Becky, Charlotte, Ronda, and the future of pro wrestling storytelling

My favorite movie is Margin Call. It's not only because I'm a finance buff, but because it is a master class in acting and storytelling. The film, which portrays 24 hours in the life of an investment bank (based on Goldman Sachs), was riveting. Atypical of most financial thrillers, it focuses solely on human conflict between others and oneself with the 2007-08 mortgage-backed securities and housing crash serving as the backdrop and key plot device.

There were no heroes and villains in the film—just individuals caught up and coping with an impending collapse that would introduce a new wave of cynicism in the economy, in politics, in society, and in culture.

I consider the typical morality play—"good guy" vs. "bad guy" a bit of a tired cliché, none of it worse than in pro wrestling.

But I'm not necessarily going to regurgitate the history of heels and babyfaces in pro wrestling. That would be a waste. I do, however, want to dig into what makes the trio of Becky Lynch, Charlotte Flair, and Ronda Rousey work so well.

After crowds refused to buy into Lynch as a villain, WWE essentially had two directions: They were either going to try to force a reaction out of the audience (purely for optics), or they were going to let the audience decide for themselves. WWE brass went with the latter. As a result, we are, for the first time, seeing a woman serve as the protagonist of a pro wrestling program. And while weekly pro wrestling shows are technically ensemble casts, Lynch has clearly moved front and center.

Lynch's storylines, which are intertwined with Charlotte, don't need someone in a well-defined heroic or villainous role. SmackDown writers Road Dogg and Ryan Ward have been able to simply focus on writing about the conflict(s) that arise from the new attitude out of Lynch's character.

One of the things about the Attitude Era—and it's a key lesson that's being employed now with Lynch—is that writers worked with the crowds. Key writers Vince Russo, Ed Ferrara, and Chris Kreski developed teleplays that were in concert with what the crowds were willing to buy into. Asking the crowd to "suspend their disbelief" (which is a useless term for simply buying into the fiction presented) is not something that can be demanded, but something that must be earned.

Promoters, writers, and even some "smarks" tend to overthink what it really takes to buy into a fictional presentation. It's not so much having to get the crowd into who is the "hero" or the "villain" but compelling the crowd to take someone's side. The audience is the ultimate consumer—they are going to accept or reject the premise and direction of a given character, even if it's on an athletic stage.

Right now, WWE is being fairly smart with all three (okay, you might have something there about allowing Ronda Rousey to cut lengthy promos—but how else will she learn?) All three, especially Lynch, represent some degree of catharsis for the audience: Lynch's rise after two years of being a supporting act; Charlotte for injecting life into what was a boring Survivor Series with a brutal beatdown of Rousey; and Rousey herself as a pro-wrestling novelty (I'll stop short of saying prodigy).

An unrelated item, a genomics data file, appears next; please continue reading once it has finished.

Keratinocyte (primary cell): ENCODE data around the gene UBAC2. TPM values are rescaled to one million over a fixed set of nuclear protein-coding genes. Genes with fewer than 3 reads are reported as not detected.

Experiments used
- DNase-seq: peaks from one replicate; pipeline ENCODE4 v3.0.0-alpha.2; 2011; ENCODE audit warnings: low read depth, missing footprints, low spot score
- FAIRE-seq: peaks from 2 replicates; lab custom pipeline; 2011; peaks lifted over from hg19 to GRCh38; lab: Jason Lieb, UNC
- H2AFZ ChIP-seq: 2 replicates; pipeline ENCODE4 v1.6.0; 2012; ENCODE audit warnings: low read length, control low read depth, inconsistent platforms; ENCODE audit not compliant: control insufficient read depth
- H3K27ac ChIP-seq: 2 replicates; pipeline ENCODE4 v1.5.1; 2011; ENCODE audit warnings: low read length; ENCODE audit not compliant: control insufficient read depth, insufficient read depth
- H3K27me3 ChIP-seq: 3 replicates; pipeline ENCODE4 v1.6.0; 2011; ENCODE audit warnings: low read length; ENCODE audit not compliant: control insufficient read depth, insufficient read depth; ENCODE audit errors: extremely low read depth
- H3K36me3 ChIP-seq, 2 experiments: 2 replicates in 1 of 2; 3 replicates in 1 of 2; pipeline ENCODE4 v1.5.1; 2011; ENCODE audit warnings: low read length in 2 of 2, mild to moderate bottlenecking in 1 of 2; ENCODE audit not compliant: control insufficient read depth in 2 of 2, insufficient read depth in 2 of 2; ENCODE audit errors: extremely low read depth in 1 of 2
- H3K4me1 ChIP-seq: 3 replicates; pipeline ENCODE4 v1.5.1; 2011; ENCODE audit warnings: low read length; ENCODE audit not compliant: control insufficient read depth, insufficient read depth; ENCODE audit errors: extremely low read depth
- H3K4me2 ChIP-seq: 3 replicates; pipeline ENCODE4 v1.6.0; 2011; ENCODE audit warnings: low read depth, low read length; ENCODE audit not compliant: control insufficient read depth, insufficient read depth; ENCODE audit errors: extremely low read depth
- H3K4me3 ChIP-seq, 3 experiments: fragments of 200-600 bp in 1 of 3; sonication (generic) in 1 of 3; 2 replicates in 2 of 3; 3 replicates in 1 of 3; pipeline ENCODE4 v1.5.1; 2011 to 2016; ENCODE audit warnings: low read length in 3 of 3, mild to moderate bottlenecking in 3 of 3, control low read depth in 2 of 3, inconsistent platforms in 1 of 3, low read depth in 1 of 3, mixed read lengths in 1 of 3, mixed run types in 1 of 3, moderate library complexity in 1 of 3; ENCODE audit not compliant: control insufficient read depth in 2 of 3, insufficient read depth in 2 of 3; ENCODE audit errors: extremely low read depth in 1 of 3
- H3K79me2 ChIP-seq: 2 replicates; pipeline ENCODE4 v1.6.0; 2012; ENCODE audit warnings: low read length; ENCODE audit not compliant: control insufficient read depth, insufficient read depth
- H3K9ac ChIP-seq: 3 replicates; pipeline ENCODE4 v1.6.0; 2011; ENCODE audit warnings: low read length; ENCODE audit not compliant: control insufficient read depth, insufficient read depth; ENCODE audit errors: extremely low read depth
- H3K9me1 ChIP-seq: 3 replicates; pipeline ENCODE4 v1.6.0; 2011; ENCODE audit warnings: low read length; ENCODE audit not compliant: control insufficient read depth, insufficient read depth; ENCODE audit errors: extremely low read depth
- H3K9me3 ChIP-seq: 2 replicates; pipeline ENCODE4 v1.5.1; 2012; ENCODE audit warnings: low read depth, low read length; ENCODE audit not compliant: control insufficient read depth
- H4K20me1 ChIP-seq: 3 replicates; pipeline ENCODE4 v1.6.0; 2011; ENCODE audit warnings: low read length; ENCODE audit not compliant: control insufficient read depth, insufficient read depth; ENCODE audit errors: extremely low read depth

These three make women's wrestling cool (which by the way, was a key goal of Lynch). But they are more than just representatives of "women's wrestling"—they're professional wresting, period.

WWE has three extremely over performers—arguably the three most popular performers in the company at the moment. The company cannot afford to "force" a crowd to react a certain way because of optics. Each has a unique appeal and their stories should be written accordingly.

Personality-driven, character-driven angles full of conflict and tension should be the format of pro-wrestling stories going forward. You may say that it is already like that, but too many times we're trying to figure out who is the "face" and who is the "heel". In truth, it's irrelevant. The "face" and the "heel" should be up to you, not what WWE or any promoter tells you. Don't try to "figure out" who you should be "rooting for"—just pick whose side you're on and own it.

In a way, pro wrestling is too fake for real sports but too real as a typical scripted show. Real athletic theater and drama come from stories of conflict and tension where the audience choose their side. You see it all the time in the NBA—currently the world's greatest soap opera.

Regardless of what happens next with these three, I am hoping that WWE continues on its current trajectory—eschewing the typical "face" versus "heel" dynamic to focus more on stories that emphasize personality, ego, and conflict, and simply allow the audience to decide for themselves who to support. The boos and cheers matter, but angles should be fluid enough to where scripts to be written in response to the audience instead of trying to force a specific reaction. It results in better angles, better storytelling, and most importantly, a better show.

The FanPosts are solely the subjective opinions of Cageside Seats readers and do not necessarily reflect the views of Cageside Seats editors or staff.